I first got into real estate not long after Black Monday and the recession that hit in the early ‘90s. At the time, many other realtors relied on defensive tactics. They waited by the phone for prospective buyers to contact them or they waited at an open house for potential buyers to walk in. But that’s not how you get business.
I had no prior training in real estate when I entered, but that didn’t stop me from becoming a dominant force in the field. We didn’t have millions of dollars to buy subscribers or begin a widespread advertising campaign. Instead, we went after highly targeted strategic partners and I keynoted at large conferences to build our subscriber base. We came out of the recession with more than 5 million subscribers because of our aggressive actions.
During various recessions, companies that have made a point of being aggressive in their campaigns have seen great growth. During the Great Depression in the 1920s, Post was the dominant leader in the breakfast market. They decided to cut their advertising while one of their competitors, Kellogg’s, decided to double theirs. Kelloggs’s profits grew by 30% during the recession, and they became the top dog in the market, where they have remained ever since.
During the energy crisis of the 1970s, Volkswagen, the car import leader of the time, cut growth spending. Toyota decided to double its spending focused on marketing and growth and became the #1 car import company. Volkswagen was bumped down to fifth. Toyota is still the leader of car imports and is three times larger than Volkswagen.
Elon Musk is one of the greatest offensive businessmen of the last century. In 2016, South Australia’s electrical grid was knocked out due to a devastating storm. Elon tweeted that he could provide 100 megawatts of storage in 100 days or less. This would have been the largest battery in the entire world at that point, and Elon won the bid. He produced the battery within 60 days.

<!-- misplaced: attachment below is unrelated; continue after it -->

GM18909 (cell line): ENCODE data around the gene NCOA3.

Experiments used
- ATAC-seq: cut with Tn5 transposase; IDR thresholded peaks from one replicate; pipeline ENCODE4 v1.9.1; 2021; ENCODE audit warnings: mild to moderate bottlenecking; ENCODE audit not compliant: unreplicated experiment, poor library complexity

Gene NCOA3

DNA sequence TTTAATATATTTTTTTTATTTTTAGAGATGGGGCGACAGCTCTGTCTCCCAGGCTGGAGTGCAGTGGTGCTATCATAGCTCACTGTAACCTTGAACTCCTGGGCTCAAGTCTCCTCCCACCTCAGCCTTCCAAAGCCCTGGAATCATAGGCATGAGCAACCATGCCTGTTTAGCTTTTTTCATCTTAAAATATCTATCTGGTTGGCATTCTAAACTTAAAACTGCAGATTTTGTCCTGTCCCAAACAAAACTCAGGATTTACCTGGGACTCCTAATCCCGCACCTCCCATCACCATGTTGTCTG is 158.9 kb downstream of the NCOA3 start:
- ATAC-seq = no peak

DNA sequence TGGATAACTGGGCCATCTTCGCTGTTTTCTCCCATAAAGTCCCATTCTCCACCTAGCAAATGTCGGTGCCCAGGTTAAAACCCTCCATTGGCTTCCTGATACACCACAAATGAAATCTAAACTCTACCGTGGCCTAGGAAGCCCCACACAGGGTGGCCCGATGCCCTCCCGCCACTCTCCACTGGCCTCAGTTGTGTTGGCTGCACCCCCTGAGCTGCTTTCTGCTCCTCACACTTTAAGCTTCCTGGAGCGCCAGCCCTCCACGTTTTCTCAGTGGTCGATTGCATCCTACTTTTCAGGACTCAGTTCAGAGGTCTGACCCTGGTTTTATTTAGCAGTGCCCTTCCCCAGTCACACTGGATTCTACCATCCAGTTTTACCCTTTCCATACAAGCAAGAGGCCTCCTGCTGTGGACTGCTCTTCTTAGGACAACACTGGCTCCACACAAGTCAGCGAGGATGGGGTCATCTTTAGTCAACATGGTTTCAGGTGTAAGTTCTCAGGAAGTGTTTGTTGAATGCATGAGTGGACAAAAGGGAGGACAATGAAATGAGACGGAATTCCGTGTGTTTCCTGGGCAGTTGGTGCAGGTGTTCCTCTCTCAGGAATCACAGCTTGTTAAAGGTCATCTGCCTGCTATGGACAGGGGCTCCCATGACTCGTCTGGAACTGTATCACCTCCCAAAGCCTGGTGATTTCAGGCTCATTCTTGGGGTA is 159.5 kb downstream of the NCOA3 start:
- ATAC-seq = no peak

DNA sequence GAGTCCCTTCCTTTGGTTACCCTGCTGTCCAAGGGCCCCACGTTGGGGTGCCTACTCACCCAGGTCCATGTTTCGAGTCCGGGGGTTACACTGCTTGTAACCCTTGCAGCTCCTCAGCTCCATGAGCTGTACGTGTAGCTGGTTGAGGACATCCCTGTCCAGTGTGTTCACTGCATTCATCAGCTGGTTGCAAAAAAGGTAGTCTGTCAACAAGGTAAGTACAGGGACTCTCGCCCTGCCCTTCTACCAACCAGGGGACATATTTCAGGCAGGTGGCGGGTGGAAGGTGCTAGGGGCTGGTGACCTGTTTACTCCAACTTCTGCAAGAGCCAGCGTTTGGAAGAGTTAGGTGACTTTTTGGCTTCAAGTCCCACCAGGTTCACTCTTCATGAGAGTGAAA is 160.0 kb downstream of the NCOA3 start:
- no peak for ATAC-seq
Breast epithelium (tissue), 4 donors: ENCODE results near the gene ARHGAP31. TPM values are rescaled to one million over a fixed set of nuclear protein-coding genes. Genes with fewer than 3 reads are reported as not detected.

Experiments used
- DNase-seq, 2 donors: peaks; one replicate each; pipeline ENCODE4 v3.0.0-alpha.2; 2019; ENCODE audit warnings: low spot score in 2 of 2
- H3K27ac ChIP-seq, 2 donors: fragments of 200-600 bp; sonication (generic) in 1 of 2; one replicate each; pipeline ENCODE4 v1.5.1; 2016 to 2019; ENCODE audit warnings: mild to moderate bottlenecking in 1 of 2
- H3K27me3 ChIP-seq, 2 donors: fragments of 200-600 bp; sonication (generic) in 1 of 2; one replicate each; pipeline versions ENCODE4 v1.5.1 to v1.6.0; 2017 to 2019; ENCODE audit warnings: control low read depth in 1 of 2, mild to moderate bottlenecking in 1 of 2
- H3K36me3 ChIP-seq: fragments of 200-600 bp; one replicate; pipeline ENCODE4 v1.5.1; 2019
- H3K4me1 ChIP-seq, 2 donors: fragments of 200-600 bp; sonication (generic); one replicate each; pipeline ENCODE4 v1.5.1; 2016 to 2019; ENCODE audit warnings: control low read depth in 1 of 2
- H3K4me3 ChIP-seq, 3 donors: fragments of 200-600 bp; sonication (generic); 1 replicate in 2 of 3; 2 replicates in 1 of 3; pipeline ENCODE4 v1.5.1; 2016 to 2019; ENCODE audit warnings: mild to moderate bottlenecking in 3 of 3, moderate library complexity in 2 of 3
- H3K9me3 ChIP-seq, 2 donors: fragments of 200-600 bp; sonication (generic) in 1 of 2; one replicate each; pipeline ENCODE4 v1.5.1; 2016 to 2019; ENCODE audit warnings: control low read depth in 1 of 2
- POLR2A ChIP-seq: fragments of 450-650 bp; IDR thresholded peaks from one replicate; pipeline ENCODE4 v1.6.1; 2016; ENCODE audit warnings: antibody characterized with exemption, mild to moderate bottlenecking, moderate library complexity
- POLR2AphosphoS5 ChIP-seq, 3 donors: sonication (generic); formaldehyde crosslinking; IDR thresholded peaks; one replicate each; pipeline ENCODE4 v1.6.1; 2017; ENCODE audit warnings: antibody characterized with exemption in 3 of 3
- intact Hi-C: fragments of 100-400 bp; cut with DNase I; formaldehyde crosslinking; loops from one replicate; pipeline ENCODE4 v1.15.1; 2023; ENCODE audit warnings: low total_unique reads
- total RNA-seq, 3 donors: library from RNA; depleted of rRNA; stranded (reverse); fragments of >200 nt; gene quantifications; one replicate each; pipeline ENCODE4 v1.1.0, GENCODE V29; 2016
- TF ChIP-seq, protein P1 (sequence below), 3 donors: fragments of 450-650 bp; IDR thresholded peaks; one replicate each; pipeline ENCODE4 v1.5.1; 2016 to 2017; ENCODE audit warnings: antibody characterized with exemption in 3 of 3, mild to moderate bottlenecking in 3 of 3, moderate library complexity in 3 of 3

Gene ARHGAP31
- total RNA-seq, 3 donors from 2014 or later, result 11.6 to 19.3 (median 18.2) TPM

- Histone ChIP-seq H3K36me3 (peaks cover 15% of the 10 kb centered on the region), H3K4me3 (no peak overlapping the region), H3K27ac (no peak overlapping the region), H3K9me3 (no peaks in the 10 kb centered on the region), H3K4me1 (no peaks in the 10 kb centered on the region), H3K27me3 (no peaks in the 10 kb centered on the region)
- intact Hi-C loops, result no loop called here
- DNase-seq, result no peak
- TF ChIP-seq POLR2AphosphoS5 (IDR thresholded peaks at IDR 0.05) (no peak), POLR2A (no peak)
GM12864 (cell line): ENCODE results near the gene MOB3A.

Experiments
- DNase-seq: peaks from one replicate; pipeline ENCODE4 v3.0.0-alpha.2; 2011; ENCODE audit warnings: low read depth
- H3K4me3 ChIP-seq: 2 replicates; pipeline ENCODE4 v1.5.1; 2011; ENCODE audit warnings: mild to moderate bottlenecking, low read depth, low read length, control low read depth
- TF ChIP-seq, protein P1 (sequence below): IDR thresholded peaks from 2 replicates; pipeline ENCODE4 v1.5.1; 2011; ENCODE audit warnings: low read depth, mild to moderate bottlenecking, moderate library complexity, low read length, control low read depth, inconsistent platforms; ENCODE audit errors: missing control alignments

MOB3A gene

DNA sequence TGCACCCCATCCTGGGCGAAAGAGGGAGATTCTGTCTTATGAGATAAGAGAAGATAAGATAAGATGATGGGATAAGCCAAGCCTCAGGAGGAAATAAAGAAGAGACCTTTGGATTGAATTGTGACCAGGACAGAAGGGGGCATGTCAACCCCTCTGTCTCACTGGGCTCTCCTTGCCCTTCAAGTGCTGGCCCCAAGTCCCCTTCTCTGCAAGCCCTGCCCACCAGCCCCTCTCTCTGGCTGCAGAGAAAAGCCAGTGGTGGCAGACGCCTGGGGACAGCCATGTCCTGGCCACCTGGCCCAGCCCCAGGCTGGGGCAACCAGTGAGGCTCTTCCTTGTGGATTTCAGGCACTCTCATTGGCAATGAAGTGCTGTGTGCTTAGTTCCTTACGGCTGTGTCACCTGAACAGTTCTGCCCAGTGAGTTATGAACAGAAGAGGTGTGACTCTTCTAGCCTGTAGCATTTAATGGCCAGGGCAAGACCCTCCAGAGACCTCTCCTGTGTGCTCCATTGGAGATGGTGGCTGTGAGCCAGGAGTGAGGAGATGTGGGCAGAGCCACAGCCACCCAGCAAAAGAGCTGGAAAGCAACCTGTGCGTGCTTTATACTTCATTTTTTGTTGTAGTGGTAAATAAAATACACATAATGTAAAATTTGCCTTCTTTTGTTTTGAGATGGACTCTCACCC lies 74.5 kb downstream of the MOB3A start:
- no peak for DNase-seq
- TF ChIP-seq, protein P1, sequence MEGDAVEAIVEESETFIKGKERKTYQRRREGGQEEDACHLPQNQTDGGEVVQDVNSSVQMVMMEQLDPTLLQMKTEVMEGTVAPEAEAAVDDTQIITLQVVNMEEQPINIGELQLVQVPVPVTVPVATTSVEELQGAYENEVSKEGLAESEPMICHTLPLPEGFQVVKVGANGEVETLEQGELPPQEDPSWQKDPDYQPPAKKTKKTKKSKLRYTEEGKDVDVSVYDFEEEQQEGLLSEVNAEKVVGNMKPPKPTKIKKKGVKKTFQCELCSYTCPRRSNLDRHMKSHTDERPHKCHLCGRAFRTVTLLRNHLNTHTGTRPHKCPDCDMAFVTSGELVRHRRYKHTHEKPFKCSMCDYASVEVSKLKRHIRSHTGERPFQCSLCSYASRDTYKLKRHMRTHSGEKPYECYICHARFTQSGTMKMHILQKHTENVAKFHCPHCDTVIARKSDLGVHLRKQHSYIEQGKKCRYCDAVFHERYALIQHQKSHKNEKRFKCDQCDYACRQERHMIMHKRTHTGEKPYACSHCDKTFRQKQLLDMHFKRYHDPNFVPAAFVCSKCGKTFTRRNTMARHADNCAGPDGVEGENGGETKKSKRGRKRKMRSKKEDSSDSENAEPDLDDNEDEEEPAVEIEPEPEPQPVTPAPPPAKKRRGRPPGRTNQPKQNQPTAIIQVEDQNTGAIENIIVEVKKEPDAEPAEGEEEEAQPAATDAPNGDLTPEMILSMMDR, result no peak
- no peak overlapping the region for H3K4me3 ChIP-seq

The greatest way to grow your business into an empire is by taking an offensive approach. It’s been proven time and
time again by some of the greatest names in business.
While Darren Hardy was growing up, his father always told him to be the exception. He has taken this philosophy and applied it to his many pursuits in the world of business. Darren has remained at the forefront of success media for over 25 years and is not stopping anytime soon.
The concept of the “Human Firewall” is essentially the people aspect of cybersecurity. While spam filters can block many of the threatening emails you receive, and strong endpoint detection solutions can help stop malware attacks in progress, at the end of the day your security’s greatest strength or biggest vulnerability is the people behind it.
Read our latest blog to learn about some areas of weakness to the Human Firewall and ways you can strengthen it to bring rock solid cybersecurity to your organization.
Get the Article Here:
Proper Disposal of Devices will Help Protect the Privacy of Your Data
It’s pretty common to lose a file due to a mistake, such as saving over it by accident, or accidentally deleting it. If there’s no backup, we chalk it up to loss and move on.
Naturally, when we are getting rid of our devices, some of us think the way to protect our data is to copy it to a device we are keeping and then delete the data on the old device before parting with it.
The truth is that’s just the start to protecting your data.
Typical deletions are often very easy to reverse if you have access to the drive the data was stored on.
Therefore, if you really want to protect your data after disposing of your device you have to do a secure deletion that makes it far less likely for your data to be extracted. You can even take a more dramatic step and have the physical drive destroyed, which is sometimes appropriate for protecting particularly sensitive data when disposing of a device.
The best place to start is to know what you are storing and where you are storing it. The steps you will take to dispose of your device will vary based on how sensitive it is.